Spell Queller may be the star attraction, but I am most excited by Mausoleum Wanderer. Judge’s Familiar was always disrespected in its time, but the scoreboard says “two-time Pro Tour Champion.” Mausoleum Wanderer is less a Force Spike on a stick and more a Flusterstorm, since you can cast your flash creatures in response to a spell to increase the Wanderer’s tax. Your opponents are going to be hard-pressed to resolve any of their removal spells on curve, leaving them to try to race your flying attack.
Their attempts to race will be swiftly quashed by the combination of Reflector Mage, Archangel Avacyn, and Ojutai’s Command. Notably, Mausoleum Wanderer and Selfless Spirit give you easy ways to trigger Avacyn when necessary, and Selfless Spirit can ensure that the trigger does nothing to your side of the battlefield.
Essence Flux is a great trick with Reflector Mage, Rattlechains, and Spell Queller, and that kind of versatility at the low cost of one mana is invaluable for a tempo-based deck like this. That being said, the card advantage your tricks can generate, when paired with Bygone Bishop, gives this deck a reasonable long-game plan if your opponent is able to maintain parity early on.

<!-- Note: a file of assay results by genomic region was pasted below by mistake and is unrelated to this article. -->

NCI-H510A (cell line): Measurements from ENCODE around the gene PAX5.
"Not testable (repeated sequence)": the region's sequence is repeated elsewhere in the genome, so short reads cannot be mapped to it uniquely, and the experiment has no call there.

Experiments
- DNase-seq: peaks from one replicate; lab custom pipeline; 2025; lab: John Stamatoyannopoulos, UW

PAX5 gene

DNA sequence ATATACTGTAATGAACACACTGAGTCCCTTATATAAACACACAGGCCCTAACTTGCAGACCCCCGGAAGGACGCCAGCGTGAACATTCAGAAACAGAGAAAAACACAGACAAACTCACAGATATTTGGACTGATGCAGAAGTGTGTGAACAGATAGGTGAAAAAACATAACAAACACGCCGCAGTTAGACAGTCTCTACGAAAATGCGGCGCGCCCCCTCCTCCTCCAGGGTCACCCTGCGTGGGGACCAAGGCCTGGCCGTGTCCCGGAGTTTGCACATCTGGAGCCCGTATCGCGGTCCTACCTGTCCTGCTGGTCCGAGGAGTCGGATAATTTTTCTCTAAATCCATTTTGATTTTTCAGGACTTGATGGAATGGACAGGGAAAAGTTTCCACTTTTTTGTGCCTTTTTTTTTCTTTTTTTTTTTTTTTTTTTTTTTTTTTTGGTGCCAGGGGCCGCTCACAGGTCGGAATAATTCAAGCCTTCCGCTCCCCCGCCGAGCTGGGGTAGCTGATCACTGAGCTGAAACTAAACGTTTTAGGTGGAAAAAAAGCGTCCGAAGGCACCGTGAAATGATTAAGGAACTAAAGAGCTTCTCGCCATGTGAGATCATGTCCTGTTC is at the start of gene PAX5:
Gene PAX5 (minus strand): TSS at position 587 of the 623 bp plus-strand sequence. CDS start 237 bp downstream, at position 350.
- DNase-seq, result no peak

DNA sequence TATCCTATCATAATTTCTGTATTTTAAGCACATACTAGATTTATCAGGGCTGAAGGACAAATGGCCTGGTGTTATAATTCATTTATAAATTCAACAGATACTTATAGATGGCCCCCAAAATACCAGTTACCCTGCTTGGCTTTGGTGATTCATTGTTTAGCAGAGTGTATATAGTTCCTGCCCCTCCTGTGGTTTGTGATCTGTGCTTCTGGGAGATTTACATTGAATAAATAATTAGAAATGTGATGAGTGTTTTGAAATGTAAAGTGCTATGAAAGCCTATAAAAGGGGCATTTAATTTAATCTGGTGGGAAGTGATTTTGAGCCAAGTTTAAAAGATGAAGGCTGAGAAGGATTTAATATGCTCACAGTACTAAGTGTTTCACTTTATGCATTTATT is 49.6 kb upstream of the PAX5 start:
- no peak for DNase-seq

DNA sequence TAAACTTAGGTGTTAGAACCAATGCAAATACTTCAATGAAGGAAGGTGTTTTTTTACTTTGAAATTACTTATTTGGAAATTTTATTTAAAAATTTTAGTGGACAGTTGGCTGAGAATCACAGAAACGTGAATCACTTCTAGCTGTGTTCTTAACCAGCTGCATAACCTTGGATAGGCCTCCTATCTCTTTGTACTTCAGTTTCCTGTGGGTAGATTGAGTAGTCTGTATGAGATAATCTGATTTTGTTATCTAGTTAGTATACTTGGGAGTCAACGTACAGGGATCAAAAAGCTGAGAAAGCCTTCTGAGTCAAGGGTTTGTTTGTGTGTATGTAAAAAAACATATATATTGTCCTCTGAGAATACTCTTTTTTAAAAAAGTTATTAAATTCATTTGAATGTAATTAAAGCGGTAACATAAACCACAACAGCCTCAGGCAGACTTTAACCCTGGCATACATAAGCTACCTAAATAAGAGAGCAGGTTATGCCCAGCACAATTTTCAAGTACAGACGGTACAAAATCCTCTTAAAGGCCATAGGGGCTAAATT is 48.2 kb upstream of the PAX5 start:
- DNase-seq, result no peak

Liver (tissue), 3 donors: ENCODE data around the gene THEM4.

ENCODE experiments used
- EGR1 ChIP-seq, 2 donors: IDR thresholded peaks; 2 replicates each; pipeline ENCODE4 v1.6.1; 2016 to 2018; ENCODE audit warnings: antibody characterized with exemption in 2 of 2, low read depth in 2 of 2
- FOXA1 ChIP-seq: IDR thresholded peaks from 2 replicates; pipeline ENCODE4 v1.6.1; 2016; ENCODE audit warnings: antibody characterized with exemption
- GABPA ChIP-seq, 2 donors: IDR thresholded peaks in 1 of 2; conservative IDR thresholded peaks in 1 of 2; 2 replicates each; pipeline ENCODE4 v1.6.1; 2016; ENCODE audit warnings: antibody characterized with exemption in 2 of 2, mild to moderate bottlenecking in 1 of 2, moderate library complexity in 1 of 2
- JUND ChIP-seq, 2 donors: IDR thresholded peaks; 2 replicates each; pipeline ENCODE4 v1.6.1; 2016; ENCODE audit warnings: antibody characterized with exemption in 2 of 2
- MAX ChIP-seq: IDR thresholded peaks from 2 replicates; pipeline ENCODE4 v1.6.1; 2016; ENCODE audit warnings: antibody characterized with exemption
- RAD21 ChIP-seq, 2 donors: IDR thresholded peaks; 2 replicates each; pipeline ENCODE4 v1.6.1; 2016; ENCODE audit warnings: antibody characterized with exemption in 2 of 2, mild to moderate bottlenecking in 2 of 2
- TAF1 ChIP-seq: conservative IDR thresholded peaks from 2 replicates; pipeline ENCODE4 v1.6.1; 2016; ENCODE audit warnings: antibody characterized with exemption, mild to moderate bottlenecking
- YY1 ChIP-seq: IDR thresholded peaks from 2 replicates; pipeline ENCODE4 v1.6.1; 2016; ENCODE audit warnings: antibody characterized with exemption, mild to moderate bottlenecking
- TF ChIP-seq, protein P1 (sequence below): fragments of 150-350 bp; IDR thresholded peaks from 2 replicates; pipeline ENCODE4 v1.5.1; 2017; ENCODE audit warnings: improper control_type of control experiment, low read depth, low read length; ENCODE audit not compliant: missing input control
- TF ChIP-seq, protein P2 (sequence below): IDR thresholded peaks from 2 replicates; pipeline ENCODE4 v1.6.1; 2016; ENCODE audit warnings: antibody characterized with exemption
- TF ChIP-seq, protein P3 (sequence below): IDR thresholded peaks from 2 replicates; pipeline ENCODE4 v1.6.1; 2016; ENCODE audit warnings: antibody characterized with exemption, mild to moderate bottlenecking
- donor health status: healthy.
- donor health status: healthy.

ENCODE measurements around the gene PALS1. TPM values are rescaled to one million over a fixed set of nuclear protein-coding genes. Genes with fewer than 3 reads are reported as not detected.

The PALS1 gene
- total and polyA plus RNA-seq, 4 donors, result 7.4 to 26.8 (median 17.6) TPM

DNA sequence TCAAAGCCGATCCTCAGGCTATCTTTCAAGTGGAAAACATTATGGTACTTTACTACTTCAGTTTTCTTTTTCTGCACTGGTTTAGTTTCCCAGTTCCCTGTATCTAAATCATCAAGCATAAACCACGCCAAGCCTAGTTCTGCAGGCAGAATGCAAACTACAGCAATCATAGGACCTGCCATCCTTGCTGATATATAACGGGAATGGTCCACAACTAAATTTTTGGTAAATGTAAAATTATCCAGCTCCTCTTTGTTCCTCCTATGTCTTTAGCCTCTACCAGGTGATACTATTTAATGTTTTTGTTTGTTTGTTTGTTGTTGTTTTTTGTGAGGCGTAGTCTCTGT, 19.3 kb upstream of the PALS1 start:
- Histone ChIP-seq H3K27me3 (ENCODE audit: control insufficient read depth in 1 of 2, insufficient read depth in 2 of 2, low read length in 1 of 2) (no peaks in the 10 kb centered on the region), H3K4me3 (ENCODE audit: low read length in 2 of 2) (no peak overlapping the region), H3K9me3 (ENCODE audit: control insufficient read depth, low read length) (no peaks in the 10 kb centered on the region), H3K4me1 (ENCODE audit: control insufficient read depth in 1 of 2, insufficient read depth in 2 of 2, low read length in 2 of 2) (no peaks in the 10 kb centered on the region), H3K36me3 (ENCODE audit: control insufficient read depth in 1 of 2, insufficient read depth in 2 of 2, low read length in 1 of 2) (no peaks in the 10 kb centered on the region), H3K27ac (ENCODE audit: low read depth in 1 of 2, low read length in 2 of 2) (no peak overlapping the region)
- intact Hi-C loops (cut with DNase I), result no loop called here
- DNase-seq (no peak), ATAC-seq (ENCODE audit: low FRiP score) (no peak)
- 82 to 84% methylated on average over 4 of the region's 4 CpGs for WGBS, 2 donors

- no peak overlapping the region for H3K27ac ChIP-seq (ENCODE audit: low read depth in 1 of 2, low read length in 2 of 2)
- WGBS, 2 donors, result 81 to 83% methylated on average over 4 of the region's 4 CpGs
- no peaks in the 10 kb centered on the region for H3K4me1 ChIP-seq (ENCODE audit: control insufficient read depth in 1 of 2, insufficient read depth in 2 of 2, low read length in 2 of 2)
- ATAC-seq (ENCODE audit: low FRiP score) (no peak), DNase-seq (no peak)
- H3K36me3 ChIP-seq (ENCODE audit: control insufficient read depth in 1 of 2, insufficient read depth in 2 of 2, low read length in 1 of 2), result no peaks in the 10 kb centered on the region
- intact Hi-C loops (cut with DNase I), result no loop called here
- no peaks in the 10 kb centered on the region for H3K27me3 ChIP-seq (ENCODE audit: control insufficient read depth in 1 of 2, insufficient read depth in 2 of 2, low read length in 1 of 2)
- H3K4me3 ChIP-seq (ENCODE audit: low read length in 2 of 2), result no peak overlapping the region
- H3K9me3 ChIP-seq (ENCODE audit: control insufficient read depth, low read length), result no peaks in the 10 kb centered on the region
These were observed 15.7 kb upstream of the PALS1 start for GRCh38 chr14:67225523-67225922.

Anafenza, Kin-Tree Spirit may look out of place, but the bolster plays nicely with the cheap fliers, giving you an easy way to play defense while also adding to the pressure on your opponent. The Anthem effect should also be effective in mirrors, where my lack of Thunderclap Wyvern may be an issue. As a weak card by itself and having a steep cost, I don’t think Wyvern will be effective unless this archetype becomes very popular, but it could still be an effective sideboard card in the Skies mirrors.
The sideboard all-star for this deck is Hallowed Moonlight, since you are able to hold up mana so frequently that your opponent will be unable to avoid playing into it. Hallowed Moonlight is obviously great against Collected Company but will get even better if Prized Amalgam and similar Zombie cards also become popular.
Tricky aggressive decks are among my favorite to pilot and this deck offers so many options and synergies that playing against it is going to be a nightmare for most decks. That advantage, combined with the increased power level of the cards in the deck, leaves me unsurprised that Spirits is getting the hype it is.
All four of these decks feature Innistrad tribes at their best. They are all more than a mere collection of cards that share a type line and a new keyword in the rules text but complete decks with defined strategies and goals. Battle for Zendikar block has outshined Shadows over Innistrad to this point, which is to be expected when comparing two sets to one, but now that all the horrors of Innistrad have been unleashed, I expect a more balanced Standard format moving forward. And that means each tribe having the tools to compete.